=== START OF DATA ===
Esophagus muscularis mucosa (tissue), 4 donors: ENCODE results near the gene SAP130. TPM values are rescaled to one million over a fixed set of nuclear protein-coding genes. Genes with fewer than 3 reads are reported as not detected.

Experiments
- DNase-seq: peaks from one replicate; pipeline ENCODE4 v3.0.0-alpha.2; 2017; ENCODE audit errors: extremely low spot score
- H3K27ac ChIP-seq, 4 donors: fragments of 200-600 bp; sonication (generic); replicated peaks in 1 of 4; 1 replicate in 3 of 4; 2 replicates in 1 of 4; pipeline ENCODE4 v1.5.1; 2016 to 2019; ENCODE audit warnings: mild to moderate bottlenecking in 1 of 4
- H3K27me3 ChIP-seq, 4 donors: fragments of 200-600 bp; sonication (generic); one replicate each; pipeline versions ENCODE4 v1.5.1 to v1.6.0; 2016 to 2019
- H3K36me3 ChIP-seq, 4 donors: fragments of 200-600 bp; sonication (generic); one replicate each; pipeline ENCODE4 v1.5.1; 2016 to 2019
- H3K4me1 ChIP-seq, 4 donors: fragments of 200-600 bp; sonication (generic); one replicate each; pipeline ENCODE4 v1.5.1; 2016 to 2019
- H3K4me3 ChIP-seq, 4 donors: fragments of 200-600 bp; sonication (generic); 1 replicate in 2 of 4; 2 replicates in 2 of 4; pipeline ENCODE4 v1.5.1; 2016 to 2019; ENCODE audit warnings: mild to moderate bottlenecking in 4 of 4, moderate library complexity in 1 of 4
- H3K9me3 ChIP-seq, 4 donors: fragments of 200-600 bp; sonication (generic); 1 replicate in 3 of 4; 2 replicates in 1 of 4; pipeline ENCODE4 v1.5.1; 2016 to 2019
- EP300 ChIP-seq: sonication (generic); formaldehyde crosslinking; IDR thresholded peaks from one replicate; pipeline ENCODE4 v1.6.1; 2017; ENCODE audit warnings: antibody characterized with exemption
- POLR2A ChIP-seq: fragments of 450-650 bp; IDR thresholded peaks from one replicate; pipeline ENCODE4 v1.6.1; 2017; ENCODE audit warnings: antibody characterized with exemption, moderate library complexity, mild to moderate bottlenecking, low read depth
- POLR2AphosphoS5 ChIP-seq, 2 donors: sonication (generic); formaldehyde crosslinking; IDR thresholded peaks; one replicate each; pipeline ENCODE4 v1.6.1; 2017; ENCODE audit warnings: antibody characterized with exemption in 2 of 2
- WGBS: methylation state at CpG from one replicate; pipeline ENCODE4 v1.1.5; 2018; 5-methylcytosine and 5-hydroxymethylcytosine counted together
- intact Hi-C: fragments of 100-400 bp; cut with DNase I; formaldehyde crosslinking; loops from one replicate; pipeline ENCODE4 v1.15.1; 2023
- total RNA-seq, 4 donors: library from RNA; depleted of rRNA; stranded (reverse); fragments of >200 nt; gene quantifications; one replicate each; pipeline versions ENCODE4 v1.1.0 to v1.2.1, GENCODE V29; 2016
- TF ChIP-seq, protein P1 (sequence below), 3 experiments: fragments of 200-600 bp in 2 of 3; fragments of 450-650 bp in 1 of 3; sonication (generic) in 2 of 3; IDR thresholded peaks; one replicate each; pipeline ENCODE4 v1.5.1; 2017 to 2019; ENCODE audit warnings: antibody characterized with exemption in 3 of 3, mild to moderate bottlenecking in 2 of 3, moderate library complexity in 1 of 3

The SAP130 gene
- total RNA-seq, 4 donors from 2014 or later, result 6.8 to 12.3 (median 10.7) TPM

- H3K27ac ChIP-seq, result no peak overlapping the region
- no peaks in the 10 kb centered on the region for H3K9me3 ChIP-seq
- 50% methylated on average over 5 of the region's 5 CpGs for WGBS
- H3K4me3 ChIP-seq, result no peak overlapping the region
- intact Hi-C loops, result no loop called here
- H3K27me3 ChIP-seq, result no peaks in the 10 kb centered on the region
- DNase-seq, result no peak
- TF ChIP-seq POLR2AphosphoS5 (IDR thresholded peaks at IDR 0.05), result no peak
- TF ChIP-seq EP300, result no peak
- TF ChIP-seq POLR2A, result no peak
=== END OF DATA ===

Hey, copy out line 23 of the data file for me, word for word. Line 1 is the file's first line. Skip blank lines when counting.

- intact Hi-C loops, result no loop called here